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Indian Prime Minister Narendra Modi was met by Conservative MPs and fans from Ottawa's Indo-Canadian community Tuesday evening as he began a landmark visit that will take him to three Canadian cities.

After arriving at the Ottawa airport around 6 pm, Mr. Modi shook hands on the tarmac with Defence Minister Jason Kenney, International Trade Minister Ed Fast and several other Conservative MPs. He greeted members of Ottawa's Indo-Canadian community, who snapped photos of him on their phones and leaned over barriers to get a better look at the famous politician.

Mr. Modi's visit to Canada comes after stops in Germany and France, where he worked to boost trade and promote a "Make in India" campaign that's aimed at convincing more companies to establish manufacturing plants in India. While in Canada, Mr. Modi will deliver a speech to nearly 10,000 Indo-Canadians, meet with the heads of pension funds and banks, and attend an official dinner with Prime Minister Stephen Harper.

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His trip to Canada this week marks the first bilateral visit by an Indian prime minister in more than 40 years. He will be accompanied during stops in Ottawa, Toronto and Vancouver by Prime Minister Stephen Harper, who is eager to court the 1.2 million people of Indian origin in Canada ahead of the next federal election.

Mr. Modi has a rock star-like status among some Indo-Canadians, who will pack into Toronto's Ricoh Coliseum on Wednesday night for a chance to hear him speak. However, the Indian politician is also a controversial figure who has been criticized for his handling of religious divisions in India and whose presence in Canada is expected to attract protesters.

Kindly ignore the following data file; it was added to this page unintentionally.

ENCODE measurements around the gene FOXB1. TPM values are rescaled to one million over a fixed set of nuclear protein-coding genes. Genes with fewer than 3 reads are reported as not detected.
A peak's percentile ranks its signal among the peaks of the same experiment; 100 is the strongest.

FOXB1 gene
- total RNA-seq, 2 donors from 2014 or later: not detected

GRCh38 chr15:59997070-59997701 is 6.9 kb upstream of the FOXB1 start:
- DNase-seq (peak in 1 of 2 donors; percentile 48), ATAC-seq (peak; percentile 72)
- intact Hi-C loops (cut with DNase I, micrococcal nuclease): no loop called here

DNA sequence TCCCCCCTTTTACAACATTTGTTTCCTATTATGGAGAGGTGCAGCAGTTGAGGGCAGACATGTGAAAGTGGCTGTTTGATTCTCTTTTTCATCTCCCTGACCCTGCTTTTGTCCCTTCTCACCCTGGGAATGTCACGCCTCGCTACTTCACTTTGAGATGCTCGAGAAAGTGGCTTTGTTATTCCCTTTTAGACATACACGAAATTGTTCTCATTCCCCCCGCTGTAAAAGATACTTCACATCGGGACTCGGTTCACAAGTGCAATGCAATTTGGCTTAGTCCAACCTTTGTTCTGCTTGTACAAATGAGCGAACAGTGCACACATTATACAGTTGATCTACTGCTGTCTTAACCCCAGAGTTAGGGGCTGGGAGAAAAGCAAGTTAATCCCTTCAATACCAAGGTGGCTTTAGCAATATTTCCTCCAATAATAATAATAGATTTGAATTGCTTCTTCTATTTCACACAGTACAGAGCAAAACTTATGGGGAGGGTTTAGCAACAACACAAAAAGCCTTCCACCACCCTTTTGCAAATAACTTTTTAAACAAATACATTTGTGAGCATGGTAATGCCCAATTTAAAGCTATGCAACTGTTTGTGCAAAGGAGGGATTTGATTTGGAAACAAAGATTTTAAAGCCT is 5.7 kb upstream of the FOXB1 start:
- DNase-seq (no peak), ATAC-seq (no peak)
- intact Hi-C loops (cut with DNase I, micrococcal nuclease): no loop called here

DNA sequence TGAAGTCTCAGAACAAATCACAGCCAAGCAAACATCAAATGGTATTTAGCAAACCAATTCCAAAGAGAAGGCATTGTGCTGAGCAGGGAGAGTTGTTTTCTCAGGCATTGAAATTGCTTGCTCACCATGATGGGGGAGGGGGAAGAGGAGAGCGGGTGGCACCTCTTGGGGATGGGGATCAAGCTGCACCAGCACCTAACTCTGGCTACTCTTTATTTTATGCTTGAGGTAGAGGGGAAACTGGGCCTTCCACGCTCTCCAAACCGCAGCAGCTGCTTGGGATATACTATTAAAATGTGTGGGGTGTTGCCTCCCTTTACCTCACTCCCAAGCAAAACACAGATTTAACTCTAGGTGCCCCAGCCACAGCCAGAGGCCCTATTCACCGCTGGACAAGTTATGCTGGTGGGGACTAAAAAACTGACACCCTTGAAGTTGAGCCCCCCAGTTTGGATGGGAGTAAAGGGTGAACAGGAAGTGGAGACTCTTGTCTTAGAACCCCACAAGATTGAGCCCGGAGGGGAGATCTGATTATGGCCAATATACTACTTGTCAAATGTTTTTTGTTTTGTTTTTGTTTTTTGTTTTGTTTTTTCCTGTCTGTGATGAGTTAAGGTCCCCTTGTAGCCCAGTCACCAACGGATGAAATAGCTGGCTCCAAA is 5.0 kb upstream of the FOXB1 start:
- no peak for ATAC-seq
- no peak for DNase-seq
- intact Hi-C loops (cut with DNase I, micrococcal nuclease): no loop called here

Mr. Modi has no public events scheduled for Tuesday night after he leaves the Ottawa airport, according to an itinerary from Mr. Harper's office, which was sent to journalists on Tuesday afternoon.

He will meet with Governor-General David Johnston at Rideau Hall on Wednesday morning, and then travel to Parliament Hill a formal welcoming ceremony with Mr. Harper. The two leaders will hold a 40 minute meeting in Mr. Harper's office before addressing the Indian and Canadian media at 11 a.m.

After a working lunch in Ottawa, Mr. Harper and Mr. Modi will fly to Toronto, according to the itinerary from the Prime Minister's Office. They are expected to address a crowd of nearly 10,000 people at Ricoh Coliseum on Wednesday night, a key event that will give both leaders an opportunity to reach out to the Indian diaspora community.

While Mr. Modi is expected to hold meetings with the heads of pension funds, insurance companies and banks on Thursday morning in Toronto, those events are not included in the official itinerary provided by the prime minister's office.

He will also visit an Air India memorial in Etobicoke on Thursday morning, along with Mr. Harper and his wife, Laureen Harper, the itinerary says. He is expected to depart for Vancouver in the early afternoon and will stop at the Gurdwara Khalsa Diwan, a Sikh place of worship in Vancouver, and a Hindu temple in Surrey.

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Mr. Modi will also attend an official dinner with Mr. Harper at the Pinnacle Vancouver Harbourfront Hotel.

Some members of the Indo-Canadian community say they plan to protest Mr. Modi at many of his public events. An organization called Sikhs for Justice has called for Mr. Modi to be prosecuted for torture and genocide over his alleged role in religious riots that broke out in Gujarat while he was that state's chief minister. The group says it also expects to see protesters call for a referendum on independence in India's Punjab state, which has a large Sikh population.

A second group, the World Sikh Organization, says it has no plans to protest but hopes Mr. Harper will raise concerns about violence against religious minorities in India, including recent attacks against Christians in that country.

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